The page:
Life Lessons From a Bowl of Cherries

Life Lessons From a Bowl of Cherries | Twin Cities Mom Collective

Life in itself isn’t perfect. We all know this. But it does give us perfect bits and pieces. Those are the ones we typically share. Because those are the ones that bring joy and make people smile. Life was meant to be shared with others. We enjoy telling our friends, family and coworkers about the things that make us happy or laugh. And over time, it’s certainly become almost second nature to do that on some sort of social media platform. New job? Awesome. Beach vacation? Fun. Adorable kiddos? Yes. Night out with friends? Holla.

But by that same token, it’s also that same kind of sharing that sometimes alienates others. It can be the untimely salt in a wound. With or without effort.

As moms, we can be quick to take one look at another mom and think how lucky she must be to have such a beautiful family. How put together she looks. How well behaved her children are. How helpful her significant other is. And how lovely her life looks from afar.

But on the contrary, isn’t it always much easier to assume the perfection rather than understand the upset? We tend to compare our brokenness with photogenic cheer. Yet, they’re not the same. That’s apples to oranges, not apples to apples.

We must remember that social media is just a snapshot of our life. Posting the likable moments does not mean we aren’t struggling with the intricacies of our day to day. Shedding tears of defeat. Clenching fists in frustration. Feeling exhausted beyond belief. Or cursing like a sailor in our homes. But these aren’t the things anyone wants to share. And I don’t necessarily think it’s what Facebook or Instagram should be about. Can you imagine how horrifying it would be if people constantly posted about all the crud they were going through?! Talk about a sour scroll. I mean, if that’s what we’re going for…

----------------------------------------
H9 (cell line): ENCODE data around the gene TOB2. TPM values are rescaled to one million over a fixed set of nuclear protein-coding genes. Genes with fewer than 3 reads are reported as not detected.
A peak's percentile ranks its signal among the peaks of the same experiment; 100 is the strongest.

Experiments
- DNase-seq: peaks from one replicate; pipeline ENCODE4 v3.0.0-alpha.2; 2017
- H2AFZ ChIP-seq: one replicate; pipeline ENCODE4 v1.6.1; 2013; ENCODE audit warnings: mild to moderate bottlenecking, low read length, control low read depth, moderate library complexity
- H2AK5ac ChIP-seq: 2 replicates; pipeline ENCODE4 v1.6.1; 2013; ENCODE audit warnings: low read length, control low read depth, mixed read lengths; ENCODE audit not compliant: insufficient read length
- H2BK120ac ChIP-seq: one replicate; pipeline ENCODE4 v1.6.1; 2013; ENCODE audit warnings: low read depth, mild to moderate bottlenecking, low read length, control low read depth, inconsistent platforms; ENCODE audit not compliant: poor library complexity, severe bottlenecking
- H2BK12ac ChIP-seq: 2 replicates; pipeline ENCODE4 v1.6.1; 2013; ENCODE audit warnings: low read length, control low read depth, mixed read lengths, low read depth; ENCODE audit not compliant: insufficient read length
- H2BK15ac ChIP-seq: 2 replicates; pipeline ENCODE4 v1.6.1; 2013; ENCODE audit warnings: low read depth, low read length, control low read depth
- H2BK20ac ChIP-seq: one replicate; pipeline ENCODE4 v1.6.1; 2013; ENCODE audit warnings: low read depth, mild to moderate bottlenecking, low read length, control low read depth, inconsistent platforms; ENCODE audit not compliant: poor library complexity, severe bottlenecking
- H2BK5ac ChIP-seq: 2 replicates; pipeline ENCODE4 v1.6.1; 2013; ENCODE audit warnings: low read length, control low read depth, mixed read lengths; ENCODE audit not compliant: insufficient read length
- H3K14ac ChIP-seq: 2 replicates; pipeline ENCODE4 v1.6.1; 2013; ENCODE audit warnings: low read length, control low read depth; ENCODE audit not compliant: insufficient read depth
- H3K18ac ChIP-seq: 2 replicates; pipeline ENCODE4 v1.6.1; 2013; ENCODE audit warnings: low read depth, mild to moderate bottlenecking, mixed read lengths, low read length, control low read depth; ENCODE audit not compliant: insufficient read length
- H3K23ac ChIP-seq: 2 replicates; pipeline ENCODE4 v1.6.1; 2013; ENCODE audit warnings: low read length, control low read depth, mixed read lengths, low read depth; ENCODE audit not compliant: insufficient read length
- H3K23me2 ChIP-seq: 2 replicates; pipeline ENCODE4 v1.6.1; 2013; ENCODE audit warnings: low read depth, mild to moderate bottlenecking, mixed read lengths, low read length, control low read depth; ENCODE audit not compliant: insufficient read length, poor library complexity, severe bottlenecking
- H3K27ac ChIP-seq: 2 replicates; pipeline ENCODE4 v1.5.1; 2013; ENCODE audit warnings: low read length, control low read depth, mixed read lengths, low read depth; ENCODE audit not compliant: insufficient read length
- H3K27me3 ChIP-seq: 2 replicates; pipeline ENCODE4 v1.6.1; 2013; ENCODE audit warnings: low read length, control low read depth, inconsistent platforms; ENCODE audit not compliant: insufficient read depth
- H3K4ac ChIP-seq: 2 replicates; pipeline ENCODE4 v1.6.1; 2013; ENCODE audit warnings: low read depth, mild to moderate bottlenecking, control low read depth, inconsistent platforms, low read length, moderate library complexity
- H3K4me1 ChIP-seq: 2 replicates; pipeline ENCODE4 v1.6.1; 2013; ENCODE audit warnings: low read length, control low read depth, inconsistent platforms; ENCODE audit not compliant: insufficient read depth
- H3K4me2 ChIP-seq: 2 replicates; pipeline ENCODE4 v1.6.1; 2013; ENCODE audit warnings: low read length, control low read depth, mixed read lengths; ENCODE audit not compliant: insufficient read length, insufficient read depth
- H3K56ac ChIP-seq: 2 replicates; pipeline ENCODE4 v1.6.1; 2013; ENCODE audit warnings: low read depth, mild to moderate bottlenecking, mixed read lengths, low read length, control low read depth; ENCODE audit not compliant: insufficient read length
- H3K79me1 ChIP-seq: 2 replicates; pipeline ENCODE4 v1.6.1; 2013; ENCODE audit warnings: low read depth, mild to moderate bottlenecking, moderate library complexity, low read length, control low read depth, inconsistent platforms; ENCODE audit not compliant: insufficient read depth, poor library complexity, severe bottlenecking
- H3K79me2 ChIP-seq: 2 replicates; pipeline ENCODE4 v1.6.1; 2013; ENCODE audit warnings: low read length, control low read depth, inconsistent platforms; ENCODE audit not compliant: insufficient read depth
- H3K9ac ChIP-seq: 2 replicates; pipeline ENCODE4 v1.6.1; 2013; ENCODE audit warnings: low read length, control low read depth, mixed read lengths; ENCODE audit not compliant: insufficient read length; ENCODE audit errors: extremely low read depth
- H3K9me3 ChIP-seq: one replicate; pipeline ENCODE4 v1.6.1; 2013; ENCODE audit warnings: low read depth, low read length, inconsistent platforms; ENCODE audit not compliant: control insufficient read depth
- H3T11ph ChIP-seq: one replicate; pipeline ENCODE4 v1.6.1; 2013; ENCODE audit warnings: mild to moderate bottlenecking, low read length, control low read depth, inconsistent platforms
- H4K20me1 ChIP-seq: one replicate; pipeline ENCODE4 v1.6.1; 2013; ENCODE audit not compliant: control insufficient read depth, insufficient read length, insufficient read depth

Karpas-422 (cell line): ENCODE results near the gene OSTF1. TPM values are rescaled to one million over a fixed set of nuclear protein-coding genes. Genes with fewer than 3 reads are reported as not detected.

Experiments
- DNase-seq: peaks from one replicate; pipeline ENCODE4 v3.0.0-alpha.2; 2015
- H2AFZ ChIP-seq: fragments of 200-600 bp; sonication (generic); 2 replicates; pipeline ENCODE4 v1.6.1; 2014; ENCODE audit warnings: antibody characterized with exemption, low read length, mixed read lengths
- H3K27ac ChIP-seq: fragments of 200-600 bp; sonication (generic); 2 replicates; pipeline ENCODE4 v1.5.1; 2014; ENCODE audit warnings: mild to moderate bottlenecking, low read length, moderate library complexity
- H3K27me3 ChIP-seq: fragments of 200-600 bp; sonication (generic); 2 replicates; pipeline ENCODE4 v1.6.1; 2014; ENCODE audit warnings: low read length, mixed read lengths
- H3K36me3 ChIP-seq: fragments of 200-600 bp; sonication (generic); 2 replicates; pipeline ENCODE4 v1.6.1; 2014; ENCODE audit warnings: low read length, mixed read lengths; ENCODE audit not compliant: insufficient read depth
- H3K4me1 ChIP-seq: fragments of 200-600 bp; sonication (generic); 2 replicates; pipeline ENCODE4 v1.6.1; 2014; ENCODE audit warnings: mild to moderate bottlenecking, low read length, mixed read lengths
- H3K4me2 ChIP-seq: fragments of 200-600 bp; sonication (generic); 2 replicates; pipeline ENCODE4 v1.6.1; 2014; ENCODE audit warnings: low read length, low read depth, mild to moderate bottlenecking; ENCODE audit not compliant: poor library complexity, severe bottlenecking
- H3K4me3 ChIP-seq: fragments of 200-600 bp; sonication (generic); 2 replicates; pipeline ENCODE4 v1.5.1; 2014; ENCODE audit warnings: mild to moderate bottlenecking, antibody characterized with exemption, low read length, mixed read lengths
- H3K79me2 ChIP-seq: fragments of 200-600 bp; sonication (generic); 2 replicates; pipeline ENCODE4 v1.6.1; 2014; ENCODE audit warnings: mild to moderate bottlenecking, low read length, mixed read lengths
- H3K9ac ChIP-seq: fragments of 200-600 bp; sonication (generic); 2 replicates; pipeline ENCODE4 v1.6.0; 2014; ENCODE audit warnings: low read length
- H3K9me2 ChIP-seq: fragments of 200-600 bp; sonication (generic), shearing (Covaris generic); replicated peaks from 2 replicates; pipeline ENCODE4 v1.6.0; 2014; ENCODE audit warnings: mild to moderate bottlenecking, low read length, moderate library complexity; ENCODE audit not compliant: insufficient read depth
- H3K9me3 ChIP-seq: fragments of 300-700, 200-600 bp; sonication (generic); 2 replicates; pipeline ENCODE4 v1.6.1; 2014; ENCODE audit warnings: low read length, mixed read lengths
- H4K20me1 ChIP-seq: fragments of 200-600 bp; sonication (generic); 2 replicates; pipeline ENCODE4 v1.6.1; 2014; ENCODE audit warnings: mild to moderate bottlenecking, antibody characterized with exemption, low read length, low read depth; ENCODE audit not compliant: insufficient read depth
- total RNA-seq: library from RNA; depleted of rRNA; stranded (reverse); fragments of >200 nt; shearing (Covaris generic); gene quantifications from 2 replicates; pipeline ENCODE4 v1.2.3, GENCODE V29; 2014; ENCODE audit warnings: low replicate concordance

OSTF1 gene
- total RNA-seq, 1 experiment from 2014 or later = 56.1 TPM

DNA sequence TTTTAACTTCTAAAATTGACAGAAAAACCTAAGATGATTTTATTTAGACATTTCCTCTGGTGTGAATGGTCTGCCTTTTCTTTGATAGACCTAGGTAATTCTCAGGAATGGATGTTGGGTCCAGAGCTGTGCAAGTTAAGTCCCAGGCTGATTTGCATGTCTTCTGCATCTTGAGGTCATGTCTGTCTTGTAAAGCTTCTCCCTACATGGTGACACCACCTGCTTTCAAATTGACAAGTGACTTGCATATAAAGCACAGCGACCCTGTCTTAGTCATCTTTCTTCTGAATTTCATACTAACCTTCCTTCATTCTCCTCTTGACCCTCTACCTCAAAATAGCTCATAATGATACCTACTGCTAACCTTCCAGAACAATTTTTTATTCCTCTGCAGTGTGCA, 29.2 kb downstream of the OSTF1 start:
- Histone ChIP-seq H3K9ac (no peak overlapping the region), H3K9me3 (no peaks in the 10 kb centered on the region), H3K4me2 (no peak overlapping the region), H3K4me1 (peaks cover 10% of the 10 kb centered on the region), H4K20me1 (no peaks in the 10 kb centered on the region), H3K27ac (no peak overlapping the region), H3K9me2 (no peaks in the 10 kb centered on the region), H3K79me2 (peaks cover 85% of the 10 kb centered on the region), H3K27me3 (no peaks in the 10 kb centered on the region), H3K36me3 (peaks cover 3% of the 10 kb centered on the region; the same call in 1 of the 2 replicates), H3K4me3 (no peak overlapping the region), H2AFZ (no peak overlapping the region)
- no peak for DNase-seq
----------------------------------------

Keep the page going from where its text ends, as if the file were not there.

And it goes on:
I have a teenage boy. And if you’re at all familiar with teenagers, they know everything. So much so, that they’re never ever an idiot or make terrible decisions. They don’t argue with you about anything and they’re hardly ever lazy.

I have a daughter who is feisty and stubborn, even more so when she’s hungry and tired. When those things collide, it’s quite possibly one of the worst displays of hangry you’ve ever seen. Those periodic fits are savage and simply unsightly. Not a single one is picture-worthy. 

And my husband? He makes these dreadful sounds in his sleep and snores like a trucker. It makes me want to punch him in the face. Seriously. It often prevents me from getting a decent night’s sleep. And when I do finally fall asleep, you know very well when our youngest shouts from her bedroom that she’s scared, guess whose shallow sleep is getting interrupted?? It’s certainly not gorilla-man next to me.

Ah yes. Killing it over here with that whole happy life thing.

I have skeletons in my closet. I struggle with internal demons. And I suffer from depression. I can assure you there are days where I’m not at all a pretty sight or a pleasant partner. But those aren’t the kinds of things I want (or need) to share with everyone. Nobody wants to see all those messy moments. The ones that leave us frazzled, frustrated and furious. It doesn’t mean I’m fake. It means I’m discretionary. Some things in our life should remain private, for reasons that no one needs to justify. And even though I’m not including all the icky stuff on my Facebook feed, it does not mean I’m not like you. In fact, I’m a lot like you.

Life is about all the moments. The good ones. The bad ones. And the ones that fall in between. Social media gives us an opportunity to share a cross-section. It is not meant to intimidate, insult or cause ill-will. If a good scroll leaves you with any of these, then it might be time to do some virtual clean up. (But we’ll leave that for another post). Do your best to recognize that even though you’re seeing the best, it does not mean they’re not experiencing the worst.

Life is truly a big bowl of cherries. With obnoxious pits. Juice that stains. They can be messy. Sweet. Sour. Squishy. And a pain in the butt to eat. But we’re not going to post footage of the process. Just a picture of the pretty bowl.

Korean-born. Minnesota-raised. Alison is a mom of two, who stays fueled by her faith, family, friends and a love for fitness. Her journey has meant juggling two different spectrums of motherhood with both a high schooler and a Kindergartner. Much of her time is spent shouting on the sports sidelines, but there’s nothing she enjoys more than watching her kids do things they love. Her passion has always been words in written form and she eventually turned that into a career with copywriting and content writing. When she’s not busy making her house a home, you can find her brunching with friends, getting lost in her Kindle or sweating it out with the Peloton® community. You can follow her on Instagram or Facebook


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